MSU Extension discusses distribution of personal belongings after death
After a person’s death, the matter of dividing up their personal belongings can become a complicated matter. According to Montana State University Extension, the Montana Uniform Probate Code allows a person to create a separate list in his or her will that specifies the distribution of personal belongings such as jewelry, china, firearms, photos and more.
“The list cannot include cash, stocks and bonds, mutual funds, other intangible personal property, or real estate, because those items have titles,” said Marsha Goetting, MSU Extension family economics specialist. “The list is not a part of the will but separate from it. The list must identify both items and the persons to receive them with reasonable certainty.”
The list may be prepared before or after writing a will. It can be handwritten or typed and must be signed and dated. As new possessions are acquired, individuals can update the list, which should be kept with the will so the personal representative can distribute items to intended recipients.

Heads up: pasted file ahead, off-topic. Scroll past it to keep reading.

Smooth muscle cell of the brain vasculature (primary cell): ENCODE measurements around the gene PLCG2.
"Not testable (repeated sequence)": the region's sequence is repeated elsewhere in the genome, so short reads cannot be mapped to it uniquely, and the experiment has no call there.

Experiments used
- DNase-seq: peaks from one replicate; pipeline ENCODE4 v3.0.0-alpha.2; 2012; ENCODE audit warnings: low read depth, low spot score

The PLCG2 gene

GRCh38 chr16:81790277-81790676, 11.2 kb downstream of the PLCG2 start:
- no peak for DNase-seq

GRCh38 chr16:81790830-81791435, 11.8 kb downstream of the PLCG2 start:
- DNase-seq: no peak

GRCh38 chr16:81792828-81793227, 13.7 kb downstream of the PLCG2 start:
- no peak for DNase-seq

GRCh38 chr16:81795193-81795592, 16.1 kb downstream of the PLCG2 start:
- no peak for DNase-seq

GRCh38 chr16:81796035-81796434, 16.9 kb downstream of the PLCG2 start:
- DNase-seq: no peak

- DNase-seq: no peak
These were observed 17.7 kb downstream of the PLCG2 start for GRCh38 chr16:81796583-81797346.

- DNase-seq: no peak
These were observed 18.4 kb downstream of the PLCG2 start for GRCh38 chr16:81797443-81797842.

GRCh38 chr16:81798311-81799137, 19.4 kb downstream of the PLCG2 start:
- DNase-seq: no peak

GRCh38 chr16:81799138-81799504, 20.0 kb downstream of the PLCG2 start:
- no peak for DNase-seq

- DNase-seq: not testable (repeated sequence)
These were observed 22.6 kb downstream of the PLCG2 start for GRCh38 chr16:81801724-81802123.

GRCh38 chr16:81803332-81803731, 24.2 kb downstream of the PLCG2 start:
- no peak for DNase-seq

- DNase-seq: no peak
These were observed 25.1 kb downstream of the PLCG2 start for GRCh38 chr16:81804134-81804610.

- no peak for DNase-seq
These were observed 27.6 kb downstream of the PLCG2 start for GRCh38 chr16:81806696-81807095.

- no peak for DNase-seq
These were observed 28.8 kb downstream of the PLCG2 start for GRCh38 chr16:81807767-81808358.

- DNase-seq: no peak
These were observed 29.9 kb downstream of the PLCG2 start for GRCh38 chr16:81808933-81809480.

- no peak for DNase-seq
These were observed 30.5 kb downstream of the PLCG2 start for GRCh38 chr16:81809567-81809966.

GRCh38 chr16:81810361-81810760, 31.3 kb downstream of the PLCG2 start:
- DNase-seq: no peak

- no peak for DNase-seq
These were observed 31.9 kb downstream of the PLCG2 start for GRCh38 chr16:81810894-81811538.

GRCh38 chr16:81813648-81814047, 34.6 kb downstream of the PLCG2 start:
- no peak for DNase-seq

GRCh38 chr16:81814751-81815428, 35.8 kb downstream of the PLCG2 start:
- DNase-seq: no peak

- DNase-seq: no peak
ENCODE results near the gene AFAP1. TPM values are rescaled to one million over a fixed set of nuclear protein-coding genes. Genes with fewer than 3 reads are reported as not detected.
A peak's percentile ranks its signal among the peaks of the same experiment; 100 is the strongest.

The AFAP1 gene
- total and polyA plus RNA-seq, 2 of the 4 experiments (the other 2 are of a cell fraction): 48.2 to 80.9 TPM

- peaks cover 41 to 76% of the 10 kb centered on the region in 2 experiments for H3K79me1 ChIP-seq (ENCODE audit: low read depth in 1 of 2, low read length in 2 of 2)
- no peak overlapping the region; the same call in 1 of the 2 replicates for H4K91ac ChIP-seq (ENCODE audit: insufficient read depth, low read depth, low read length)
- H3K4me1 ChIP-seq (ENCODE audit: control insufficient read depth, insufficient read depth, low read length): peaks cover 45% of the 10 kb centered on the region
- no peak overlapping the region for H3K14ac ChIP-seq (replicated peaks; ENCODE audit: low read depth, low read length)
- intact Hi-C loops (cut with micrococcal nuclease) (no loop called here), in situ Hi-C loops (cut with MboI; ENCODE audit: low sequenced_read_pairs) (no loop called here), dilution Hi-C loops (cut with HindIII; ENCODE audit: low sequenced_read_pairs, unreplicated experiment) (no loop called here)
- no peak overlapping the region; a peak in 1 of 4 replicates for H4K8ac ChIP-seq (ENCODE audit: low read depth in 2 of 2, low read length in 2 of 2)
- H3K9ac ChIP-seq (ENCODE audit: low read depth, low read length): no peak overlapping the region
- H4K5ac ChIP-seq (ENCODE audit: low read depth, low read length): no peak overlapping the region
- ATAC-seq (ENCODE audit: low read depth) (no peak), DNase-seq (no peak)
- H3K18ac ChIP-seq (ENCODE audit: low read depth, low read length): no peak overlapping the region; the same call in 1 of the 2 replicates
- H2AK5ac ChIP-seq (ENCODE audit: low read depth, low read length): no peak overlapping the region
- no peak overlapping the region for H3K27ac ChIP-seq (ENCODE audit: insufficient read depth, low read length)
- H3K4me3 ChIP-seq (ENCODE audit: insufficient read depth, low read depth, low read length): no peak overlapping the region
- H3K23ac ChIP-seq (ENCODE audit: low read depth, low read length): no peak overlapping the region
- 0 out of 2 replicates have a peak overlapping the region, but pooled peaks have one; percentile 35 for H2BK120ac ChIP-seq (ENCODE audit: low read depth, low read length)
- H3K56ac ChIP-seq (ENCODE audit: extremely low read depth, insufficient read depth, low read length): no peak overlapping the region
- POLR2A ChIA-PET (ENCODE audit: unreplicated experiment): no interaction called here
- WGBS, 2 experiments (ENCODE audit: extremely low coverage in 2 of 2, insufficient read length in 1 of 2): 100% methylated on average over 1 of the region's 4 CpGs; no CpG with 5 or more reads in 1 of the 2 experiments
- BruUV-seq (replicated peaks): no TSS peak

Pondera County Extension agent Wendy Wedum suggested individuals who are ready to part with some items share them with family members before death. She also suggests talking to relatives and find out which items hold special memories for them.
“Transferring personal property can be a time to celebrate your life, share memories and stories, and continue traditions and family history,” Wedum said. “Sharing stories about special objects helps your family members understand their past, discover another aspect of their family and appreciate the real accomplishments of their ancestors.”
Wedum and Goetting added that individuals should keep in mind the sentimental value of belongings may be different depending on the recipient’s age. For instance, a grandfather’s journal may not appeal to his young grandchild but might be treasured by his daughter or granddaughter in her 40s.
For more information about the separate listing of tangible personal property, request the MSU Extension MontGuide “Who Gets Grandma’s Yellow Pie Plate” at https://store.msuextension.org/publications/FamilyFinancialManagement/MT199701HR.pdf. For those who do not have computer access, copies are available from county Extension or reservation offices.